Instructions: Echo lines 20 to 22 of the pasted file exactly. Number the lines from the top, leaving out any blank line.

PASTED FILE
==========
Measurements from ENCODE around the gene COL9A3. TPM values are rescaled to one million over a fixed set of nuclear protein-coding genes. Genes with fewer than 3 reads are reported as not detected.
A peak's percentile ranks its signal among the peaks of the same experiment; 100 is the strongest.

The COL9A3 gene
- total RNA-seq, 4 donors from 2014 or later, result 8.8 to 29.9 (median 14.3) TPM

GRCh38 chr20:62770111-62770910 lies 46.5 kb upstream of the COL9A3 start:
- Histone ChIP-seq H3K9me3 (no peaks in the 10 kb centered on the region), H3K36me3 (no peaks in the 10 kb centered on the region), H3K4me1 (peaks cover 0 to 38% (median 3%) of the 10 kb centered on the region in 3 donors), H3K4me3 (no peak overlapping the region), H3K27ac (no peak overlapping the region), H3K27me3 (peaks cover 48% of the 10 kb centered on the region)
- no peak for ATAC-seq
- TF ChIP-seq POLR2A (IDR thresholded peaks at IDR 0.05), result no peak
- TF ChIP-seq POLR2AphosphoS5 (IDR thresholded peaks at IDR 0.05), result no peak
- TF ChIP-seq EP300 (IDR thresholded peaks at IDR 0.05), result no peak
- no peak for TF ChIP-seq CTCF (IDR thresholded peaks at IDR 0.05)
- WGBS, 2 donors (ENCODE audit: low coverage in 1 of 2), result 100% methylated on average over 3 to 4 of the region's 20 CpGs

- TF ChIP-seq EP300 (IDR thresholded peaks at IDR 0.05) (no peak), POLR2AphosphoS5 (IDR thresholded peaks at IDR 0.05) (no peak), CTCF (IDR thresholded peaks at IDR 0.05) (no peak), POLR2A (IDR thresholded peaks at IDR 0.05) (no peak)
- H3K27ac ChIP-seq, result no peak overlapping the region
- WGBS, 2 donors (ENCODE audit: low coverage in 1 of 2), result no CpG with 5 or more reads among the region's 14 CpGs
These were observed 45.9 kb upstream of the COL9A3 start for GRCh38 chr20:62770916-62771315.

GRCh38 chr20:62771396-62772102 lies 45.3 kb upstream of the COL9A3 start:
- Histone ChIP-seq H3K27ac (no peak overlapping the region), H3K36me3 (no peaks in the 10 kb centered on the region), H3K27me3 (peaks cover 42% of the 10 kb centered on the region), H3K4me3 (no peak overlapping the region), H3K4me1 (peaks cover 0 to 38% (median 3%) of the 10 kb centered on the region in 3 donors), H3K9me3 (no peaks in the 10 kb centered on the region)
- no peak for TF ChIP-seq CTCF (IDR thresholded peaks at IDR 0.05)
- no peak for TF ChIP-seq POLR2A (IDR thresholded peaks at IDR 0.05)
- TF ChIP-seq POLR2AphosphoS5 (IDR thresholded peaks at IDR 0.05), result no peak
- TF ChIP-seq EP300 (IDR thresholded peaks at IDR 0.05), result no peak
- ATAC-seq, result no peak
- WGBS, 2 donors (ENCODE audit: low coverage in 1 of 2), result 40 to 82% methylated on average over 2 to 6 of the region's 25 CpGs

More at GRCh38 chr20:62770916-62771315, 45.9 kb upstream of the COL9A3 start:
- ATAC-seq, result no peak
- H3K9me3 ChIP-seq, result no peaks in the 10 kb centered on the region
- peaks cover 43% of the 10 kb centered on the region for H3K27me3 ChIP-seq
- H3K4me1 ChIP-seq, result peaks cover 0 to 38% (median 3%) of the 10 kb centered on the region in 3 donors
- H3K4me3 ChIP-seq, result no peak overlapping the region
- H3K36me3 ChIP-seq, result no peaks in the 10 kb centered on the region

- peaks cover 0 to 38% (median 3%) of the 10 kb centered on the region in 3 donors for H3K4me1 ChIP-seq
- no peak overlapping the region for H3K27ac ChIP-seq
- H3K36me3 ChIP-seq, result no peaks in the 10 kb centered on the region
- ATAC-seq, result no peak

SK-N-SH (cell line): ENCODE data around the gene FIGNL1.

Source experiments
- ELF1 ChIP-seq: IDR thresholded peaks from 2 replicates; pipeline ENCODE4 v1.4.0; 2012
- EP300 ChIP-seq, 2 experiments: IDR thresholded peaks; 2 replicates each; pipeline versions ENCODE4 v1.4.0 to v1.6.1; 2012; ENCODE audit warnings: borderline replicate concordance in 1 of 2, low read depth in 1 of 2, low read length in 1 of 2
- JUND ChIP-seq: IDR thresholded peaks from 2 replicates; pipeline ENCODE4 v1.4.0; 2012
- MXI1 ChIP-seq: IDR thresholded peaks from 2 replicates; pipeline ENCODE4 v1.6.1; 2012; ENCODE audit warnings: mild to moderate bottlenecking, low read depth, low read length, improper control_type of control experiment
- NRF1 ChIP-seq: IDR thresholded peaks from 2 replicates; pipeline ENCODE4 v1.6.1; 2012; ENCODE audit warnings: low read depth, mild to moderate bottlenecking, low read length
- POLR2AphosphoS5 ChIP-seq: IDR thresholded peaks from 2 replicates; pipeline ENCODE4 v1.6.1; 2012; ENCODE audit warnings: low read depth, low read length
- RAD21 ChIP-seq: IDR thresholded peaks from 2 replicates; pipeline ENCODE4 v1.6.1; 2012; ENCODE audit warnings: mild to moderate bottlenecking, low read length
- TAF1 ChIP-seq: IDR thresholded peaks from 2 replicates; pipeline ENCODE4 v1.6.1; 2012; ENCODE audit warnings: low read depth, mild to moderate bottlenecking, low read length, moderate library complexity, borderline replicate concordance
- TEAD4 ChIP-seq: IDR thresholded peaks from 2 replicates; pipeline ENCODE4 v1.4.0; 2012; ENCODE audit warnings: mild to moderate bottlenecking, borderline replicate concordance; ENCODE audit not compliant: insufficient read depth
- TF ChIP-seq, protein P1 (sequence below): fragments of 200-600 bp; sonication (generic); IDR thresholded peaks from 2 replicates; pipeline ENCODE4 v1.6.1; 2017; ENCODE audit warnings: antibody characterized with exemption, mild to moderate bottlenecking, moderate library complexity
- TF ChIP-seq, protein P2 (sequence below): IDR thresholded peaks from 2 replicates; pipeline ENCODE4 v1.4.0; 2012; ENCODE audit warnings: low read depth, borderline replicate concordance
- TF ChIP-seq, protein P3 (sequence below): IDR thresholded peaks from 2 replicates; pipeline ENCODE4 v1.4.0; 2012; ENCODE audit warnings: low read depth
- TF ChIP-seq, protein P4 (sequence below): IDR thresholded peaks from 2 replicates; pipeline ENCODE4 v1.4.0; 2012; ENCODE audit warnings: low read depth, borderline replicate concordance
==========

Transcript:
- no peak for TF ChIP-seq POLR2A (IDR thresholded peaks at IDR 0.05)
- TF ChIP-seq POLR2AphosphoS5 (IDR thresholded peaks at IDR 0.05), result no peak
- TF ChIP-seq EP300 (IDR thresholded peaks at IDR 0.05), result no peak